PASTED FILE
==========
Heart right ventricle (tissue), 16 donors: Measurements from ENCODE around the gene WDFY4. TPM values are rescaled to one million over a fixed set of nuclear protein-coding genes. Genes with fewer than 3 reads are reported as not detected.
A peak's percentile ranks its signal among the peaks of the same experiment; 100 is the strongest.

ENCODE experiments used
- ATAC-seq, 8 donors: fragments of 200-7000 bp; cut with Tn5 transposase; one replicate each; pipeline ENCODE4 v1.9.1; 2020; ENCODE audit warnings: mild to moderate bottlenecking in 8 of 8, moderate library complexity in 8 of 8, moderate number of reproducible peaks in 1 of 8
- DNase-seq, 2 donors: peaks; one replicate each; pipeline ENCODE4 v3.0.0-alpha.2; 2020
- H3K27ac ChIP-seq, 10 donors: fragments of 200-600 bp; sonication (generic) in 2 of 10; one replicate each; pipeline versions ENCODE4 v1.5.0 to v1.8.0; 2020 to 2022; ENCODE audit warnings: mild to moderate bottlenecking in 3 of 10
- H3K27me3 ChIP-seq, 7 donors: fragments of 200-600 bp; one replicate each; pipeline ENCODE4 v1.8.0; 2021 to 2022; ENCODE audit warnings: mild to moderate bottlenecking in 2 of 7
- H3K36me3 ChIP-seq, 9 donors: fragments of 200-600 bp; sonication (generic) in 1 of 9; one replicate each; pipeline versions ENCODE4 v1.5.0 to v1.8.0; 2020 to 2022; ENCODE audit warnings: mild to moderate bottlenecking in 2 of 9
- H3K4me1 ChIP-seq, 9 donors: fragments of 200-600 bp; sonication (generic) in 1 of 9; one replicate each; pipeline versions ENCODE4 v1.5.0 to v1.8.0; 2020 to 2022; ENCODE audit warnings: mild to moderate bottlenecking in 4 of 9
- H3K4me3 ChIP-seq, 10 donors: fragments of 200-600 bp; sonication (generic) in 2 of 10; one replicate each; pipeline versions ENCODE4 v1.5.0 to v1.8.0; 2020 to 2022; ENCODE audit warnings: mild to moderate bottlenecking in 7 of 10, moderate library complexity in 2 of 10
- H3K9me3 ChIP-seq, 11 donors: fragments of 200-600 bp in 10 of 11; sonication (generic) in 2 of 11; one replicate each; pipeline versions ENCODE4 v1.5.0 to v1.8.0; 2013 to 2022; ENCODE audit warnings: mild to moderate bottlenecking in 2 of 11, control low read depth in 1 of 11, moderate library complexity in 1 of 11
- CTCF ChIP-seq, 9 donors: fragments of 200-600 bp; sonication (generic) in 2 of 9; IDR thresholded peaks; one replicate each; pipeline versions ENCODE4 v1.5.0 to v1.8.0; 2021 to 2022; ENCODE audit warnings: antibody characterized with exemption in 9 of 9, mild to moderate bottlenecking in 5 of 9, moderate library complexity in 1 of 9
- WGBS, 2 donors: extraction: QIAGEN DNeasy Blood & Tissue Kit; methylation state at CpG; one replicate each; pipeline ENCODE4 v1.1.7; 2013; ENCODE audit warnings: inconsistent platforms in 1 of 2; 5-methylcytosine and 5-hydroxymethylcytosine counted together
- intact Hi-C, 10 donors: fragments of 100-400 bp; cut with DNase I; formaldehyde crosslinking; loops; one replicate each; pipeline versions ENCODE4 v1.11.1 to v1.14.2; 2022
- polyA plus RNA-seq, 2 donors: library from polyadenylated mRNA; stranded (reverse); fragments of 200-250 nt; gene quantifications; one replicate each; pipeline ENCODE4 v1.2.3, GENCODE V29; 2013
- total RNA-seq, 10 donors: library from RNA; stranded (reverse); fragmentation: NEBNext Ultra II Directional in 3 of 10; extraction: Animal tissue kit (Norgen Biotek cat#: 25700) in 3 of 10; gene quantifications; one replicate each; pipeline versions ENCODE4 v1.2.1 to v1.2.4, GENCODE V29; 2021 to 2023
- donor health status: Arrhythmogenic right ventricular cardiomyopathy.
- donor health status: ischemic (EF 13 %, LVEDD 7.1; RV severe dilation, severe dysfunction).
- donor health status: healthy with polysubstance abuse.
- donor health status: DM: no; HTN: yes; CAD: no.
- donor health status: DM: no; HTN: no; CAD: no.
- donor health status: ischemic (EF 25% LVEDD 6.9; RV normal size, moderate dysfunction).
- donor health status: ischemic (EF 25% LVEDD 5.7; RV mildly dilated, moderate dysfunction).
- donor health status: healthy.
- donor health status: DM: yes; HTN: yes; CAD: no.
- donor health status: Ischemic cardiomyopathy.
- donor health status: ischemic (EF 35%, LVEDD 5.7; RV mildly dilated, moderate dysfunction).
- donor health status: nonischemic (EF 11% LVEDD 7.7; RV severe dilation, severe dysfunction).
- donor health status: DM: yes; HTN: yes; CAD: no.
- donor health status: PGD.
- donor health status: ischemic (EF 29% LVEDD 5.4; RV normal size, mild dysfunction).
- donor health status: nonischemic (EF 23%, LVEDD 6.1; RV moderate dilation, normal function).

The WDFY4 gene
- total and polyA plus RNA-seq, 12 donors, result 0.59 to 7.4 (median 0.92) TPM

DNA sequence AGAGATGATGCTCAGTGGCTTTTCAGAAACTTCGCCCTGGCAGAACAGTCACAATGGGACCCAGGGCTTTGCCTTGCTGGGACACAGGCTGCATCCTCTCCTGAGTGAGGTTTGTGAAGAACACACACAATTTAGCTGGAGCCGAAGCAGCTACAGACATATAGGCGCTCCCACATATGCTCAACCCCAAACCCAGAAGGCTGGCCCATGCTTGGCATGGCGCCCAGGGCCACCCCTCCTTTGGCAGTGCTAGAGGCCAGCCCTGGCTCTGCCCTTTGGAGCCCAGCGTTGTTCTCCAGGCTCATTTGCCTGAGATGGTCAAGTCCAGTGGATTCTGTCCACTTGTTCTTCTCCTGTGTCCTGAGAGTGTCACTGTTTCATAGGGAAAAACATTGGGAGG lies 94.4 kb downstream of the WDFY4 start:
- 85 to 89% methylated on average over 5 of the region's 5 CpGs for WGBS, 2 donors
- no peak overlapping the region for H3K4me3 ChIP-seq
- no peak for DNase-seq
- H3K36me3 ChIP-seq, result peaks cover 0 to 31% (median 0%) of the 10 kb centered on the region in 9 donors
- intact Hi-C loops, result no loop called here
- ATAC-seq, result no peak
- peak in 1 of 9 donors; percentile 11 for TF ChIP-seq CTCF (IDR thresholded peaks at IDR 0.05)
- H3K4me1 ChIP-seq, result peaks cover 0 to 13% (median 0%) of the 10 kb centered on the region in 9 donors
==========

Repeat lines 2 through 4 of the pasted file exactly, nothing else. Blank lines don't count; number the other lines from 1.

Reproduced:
A peak's percentile ranks its signal among the peaks of the same experiment; 100 is the strongest.

ENCODE experiments used
- ATAC-seq, 8 donors: fragments of 200-7000 bp; cut with Tn5 transposase; one replicate each; pipeline ENCODE4 v1.9.1; 2020; ENCODE audit warnings: mild to moderate bottlenecking in 8 of 8, moderate library complexity in 8 of 8, moderate number of reproducible peaks in 1 of 8